We should evaluate history with the same mindset we have when traveling to a new country— by being willing to acknowledge differences—according to Gordon Wood, a Pulitzer Prize–winning historian and professor at Brown University.
“You wouldn’t go to France—unless you’re a jerk—and start complaining about the food,” Wood said. “You go to a foreign country expecting it to be different, and that’s the way you should focus on the past.”
The John Marshall Project of the Boston College political science department welcomed Wood to speak about his latest book, Power and Liberty: Constitutionalism in the American Revolution, on Thursday night.
Wood began by painting a picture of 18th century America when colonists were separating from aristocratic England and the Founding Fathers were developing the Constitution. The Anti-Federalists opposed the proposed constitution, arguing it would concentrate too much power in the federal government.
“The whole issue through the whole period is power and liberty,” Wood said. “Power takes away from liberty, but you need power, but you don’t want too much power. You need to control it. … That’s why democracy is the wrong term to apply to this period.”
When crafting the Constitution, the Founding Fathers worked to prevent the country from regressing back to the authoritarianism Americans faced under the British crown. They worked to form a system based on republicanism and popular sovereignty, unlike the strict hierarchical structure of the British Parliament.
“[Supreme Court Justice James Wilson] says, ‘no, we believe in sovereignty and we are going to relocate it,’” Wood said. “‘We are going to put it in the people at large.’”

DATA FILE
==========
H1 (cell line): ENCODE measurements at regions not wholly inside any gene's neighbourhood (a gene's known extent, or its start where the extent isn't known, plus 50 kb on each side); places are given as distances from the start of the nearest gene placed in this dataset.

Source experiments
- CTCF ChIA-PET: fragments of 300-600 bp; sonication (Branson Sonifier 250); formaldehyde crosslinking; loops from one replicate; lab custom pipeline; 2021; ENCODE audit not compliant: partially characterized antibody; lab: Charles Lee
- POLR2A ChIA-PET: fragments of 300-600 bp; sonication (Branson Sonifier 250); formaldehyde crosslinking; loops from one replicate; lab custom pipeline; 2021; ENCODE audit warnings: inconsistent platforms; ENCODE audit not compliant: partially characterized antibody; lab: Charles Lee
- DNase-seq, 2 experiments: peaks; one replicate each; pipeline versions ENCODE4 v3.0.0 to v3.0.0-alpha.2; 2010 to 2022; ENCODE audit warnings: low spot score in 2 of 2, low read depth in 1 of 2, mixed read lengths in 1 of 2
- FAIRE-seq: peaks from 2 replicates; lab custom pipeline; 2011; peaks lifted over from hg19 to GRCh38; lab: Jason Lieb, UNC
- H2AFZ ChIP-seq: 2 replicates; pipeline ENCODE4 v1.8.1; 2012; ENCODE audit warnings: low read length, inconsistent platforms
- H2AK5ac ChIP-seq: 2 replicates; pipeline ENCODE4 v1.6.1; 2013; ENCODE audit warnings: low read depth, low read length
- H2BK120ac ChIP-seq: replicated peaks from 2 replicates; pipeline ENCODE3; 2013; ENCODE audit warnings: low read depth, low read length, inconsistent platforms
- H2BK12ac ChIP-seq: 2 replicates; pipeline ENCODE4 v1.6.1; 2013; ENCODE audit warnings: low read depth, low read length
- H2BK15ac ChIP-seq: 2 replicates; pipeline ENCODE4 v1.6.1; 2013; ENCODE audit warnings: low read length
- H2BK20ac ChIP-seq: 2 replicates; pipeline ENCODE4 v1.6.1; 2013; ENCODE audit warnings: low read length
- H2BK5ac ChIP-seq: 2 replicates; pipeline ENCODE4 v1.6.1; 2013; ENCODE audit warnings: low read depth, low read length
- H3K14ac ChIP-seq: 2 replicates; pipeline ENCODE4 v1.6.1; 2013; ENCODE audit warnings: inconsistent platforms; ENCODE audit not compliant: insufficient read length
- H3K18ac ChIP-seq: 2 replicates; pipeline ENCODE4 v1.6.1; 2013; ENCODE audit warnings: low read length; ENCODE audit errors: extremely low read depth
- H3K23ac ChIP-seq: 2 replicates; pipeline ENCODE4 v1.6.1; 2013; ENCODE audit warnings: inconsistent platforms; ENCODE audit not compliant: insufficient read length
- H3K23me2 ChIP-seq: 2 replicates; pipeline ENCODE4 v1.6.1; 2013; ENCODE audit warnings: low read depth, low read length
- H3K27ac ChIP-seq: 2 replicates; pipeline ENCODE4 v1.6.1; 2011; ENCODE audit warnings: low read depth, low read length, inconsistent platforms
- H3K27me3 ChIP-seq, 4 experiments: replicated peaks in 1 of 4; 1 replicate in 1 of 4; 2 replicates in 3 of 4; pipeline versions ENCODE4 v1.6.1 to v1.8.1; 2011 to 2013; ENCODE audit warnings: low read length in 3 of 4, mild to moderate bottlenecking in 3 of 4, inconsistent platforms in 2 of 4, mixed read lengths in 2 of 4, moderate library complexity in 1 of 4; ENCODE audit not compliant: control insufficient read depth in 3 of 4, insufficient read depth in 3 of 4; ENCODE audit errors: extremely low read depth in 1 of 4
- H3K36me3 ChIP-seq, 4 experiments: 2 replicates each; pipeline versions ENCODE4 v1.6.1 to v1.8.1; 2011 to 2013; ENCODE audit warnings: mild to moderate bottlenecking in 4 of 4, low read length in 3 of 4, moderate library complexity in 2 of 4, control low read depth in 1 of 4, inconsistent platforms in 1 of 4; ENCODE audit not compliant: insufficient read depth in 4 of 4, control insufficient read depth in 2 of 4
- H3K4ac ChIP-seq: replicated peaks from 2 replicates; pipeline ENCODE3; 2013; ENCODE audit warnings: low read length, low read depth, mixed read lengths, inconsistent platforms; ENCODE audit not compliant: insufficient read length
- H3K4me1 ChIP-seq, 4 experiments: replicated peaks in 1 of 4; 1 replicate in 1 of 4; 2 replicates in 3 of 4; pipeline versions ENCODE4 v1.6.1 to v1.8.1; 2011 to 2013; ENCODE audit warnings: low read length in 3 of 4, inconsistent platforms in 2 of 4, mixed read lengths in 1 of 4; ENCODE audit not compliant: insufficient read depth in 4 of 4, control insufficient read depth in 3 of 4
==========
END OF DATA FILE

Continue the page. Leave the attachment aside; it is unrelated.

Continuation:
Though the Founding Fathers wanted to achieve liberty for the United States, Wood argued they were fully aware that the practice of slavery there did not align with these notions of liberty and freedom.
“The revolution created the first anti-slavery movement in the history of the world,” Wood wrote in his book. “The revolution and anti-slavery were entwined and developed together.”
The founders saw slavery as a dying practice, but Wood explained how that soon proved to be wrong. They did not anticipate the cotton gin boom of the late 18th century, which prolonged the practice of slavery until its abolition in the 1860s.
Returning to today’s interpretation of the U.S. Constitution, Wood highlighted recent New York Times articles arguing how the Constitution should be changed or even abolished due to some of its seemingly out-of-touch language and policies.
Wood argued that people should interpret the Constitution through a historical lens as opposed to a modern one, as it was written during a much different time period and political climate.
This is what drew Eric Grube, a visiting professor in the history department, to the event. Grube said he came to gain a greater understanding of how this founding document should be understood in today’s world.
“The founding is topical for today as well, because you start off as talking about this notion of the Constitution being highly contested by both parties, just wanting to hear kind of his take on the historical context in which it was,” Grube said.
Seamus Pugh, another attendee at the event and MCAS ’26, said context is critical when it comes to interpreting the Constitution.
“It’s important to go to talks like this and understand what [the founders] meant when they wrote it down and how we can assess what their values were in terms of democracy and how we can apply that to our values today,” Pugh said.
Wood reminded his audience to always consider historical perspectives as well as the development of thought and customs when judging the course of the country.
“Unfortunately, we’re collapsing the distance between the past and present,” Wood said. “We’re judging the past as if it were the present, and this leads to all kinds of inaccuracies.”